The Venerable Santitthito received us with a teaching. "Let the mind shine through the heart rather than letting the heart be dictated by the mind. Seeing, thinking, acting with heart, we become stewards of revival."

"There may or may not be beings, spirits and deities, seen or unseen, near or far, witnessing our words and deeds", he went on. "Better it is to accept the possibility of their existence and, acting so, give them more opportunities to assist us in our endeavours."

My heart leapt at hearing this. Many great beings have gone before treading the noble path of peace and I believe they are calling for us to follow, watching over us, cheering us on and blessing our deeds with auspiciousness. Future generations too are calling for us to prepare the way of peace for them.

One at a time we went forward into the grotto, kneeled, bowed three times in taking the Three Refuges, placed a candle on the shrine, and made our resolution, some in silence, some saying it out loud, then sat to the side to witness the next person. Each a sacred moment.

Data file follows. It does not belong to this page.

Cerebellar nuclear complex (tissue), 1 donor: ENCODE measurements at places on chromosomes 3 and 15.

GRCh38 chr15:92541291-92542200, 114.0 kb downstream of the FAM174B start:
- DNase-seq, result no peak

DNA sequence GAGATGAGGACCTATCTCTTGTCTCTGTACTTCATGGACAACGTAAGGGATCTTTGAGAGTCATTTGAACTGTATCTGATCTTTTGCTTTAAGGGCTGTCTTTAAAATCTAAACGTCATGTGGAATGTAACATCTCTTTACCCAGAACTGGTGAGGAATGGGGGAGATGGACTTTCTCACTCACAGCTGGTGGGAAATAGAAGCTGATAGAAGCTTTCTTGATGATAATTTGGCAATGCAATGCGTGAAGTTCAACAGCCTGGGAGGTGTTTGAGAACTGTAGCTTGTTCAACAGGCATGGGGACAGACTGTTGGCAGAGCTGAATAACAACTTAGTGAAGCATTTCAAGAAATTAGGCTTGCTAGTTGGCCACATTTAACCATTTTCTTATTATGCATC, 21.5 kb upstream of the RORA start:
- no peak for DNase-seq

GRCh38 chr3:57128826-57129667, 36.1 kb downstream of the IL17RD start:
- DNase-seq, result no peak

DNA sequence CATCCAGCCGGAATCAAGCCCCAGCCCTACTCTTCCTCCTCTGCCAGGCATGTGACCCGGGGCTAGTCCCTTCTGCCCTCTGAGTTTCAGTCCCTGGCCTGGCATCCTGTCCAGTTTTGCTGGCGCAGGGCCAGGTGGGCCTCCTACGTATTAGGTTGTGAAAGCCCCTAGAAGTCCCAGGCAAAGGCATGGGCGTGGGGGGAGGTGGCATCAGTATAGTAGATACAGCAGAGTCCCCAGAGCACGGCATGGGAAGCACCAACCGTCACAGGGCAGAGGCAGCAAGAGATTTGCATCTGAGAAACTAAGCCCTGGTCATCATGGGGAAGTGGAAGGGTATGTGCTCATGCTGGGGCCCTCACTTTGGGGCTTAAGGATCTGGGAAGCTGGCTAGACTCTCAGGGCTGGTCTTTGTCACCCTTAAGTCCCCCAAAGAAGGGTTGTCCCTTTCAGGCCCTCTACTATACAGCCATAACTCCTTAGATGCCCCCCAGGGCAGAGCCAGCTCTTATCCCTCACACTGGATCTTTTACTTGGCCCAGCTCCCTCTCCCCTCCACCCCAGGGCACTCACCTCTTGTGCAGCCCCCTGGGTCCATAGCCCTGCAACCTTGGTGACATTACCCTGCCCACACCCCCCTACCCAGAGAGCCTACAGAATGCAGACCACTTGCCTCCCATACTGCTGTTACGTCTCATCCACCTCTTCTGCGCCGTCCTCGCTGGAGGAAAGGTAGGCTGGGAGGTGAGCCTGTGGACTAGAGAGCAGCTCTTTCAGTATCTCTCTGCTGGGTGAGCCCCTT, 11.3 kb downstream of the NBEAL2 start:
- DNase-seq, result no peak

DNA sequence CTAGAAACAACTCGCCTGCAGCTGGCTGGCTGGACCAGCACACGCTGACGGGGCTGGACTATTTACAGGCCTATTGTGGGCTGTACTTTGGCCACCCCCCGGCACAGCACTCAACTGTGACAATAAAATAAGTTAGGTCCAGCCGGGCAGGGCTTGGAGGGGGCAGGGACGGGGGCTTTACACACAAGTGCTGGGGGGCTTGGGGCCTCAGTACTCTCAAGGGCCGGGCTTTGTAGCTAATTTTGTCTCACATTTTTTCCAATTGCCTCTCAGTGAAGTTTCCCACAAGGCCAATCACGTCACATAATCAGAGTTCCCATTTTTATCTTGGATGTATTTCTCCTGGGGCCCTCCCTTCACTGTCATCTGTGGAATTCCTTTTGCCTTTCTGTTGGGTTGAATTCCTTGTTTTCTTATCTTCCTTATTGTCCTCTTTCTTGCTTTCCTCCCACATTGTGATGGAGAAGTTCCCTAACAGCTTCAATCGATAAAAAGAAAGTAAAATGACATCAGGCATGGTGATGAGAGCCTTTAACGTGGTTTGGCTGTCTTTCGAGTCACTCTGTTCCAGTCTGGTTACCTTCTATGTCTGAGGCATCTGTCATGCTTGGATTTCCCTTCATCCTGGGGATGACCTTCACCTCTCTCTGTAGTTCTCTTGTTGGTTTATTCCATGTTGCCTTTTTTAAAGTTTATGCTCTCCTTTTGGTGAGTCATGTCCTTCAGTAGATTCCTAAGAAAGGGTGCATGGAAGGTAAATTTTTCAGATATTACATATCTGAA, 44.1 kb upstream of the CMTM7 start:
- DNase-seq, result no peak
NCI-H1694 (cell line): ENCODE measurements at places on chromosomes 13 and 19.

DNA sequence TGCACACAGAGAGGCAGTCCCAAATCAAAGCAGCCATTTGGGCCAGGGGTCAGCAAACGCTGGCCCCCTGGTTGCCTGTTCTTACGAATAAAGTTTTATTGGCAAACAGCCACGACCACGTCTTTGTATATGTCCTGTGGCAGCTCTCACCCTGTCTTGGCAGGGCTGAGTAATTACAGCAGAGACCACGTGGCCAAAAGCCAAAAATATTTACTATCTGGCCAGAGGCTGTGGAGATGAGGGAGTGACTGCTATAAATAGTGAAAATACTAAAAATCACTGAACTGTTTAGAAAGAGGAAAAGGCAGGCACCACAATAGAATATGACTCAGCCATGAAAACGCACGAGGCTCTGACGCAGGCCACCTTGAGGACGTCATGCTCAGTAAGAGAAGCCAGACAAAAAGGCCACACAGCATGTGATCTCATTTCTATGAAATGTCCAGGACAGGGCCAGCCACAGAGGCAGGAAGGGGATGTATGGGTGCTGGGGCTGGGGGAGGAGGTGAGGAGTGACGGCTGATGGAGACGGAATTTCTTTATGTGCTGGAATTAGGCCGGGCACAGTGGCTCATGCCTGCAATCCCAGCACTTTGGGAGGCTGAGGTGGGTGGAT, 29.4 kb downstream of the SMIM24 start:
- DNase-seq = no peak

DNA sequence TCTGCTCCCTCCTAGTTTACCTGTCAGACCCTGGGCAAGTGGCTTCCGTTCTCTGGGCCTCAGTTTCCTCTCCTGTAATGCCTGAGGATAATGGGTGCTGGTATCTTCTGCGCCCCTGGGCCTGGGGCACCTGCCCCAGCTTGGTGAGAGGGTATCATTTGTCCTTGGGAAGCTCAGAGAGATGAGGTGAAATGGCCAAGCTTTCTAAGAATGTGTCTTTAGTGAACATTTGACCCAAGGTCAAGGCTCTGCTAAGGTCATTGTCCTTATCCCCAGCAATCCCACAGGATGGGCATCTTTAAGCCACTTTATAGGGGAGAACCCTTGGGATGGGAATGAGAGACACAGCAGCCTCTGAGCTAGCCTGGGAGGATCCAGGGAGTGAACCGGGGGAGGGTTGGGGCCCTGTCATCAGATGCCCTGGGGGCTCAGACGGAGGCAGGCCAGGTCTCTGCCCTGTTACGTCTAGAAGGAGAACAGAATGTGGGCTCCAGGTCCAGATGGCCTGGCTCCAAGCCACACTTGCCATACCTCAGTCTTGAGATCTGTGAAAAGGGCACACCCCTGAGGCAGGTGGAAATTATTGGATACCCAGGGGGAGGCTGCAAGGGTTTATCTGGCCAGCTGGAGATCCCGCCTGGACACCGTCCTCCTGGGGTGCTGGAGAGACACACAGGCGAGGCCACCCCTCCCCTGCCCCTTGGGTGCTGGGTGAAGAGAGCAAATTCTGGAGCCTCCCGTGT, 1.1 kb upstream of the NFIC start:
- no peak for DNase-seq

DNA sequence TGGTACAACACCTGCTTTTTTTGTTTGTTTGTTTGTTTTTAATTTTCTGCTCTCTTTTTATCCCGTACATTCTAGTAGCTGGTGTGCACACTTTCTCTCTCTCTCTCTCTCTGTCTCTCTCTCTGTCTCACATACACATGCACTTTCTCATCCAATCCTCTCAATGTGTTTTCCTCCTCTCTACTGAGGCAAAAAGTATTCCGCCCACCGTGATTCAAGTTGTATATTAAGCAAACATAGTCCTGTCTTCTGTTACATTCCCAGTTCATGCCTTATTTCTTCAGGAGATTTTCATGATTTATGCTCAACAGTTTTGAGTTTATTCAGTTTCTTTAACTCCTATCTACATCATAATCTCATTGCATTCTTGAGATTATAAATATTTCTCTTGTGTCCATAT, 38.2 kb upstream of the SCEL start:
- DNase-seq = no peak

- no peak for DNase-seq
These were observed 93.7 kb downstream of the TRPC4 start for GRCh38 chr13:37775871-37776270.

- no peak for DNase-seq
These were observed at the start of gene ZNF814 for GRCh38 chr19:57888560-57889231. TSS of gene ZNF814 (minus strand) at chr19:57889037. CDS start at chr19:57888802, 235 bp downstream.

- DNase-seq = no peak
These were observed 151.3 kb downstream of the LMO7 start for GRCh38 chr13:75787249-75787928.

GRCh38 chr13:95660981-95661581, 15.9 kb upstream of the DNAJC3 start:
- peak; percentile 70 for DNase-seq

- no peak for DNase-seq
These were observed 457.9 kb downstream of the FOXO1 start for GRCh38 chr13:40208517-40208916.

Turned out I was the eldest and the last in line. This was my resolution: "To be an honourable elder, working for peace and helping turn the Wheel of Dharma at Wat Buddhalavarn."

The grotto and shrine was a glory of candlelight as the two monks rounded off the ceremony with a chanted blessing. Kneeling on brick pavers, the chant seemed to go on forever and I cheered at its end for pure admiration for their phenomenal memory and to express the happiness in my heart.

The Venerable Santitthito was happy too and inspired to give us another teaching. Sitting in the cave, wrapped in robes, holding his bamboo staff with one hand, and gesturing with the other, he was the archetypical image of a teacher.

Many a time over the weekend had we prostrated to take the Three Refuges (to the Buddha for refuge I go; to the Dharma for refuge I go; to the Sangha for refuge I go), the so called Triple Gem. Now the Venerable Santitthito expounded on them.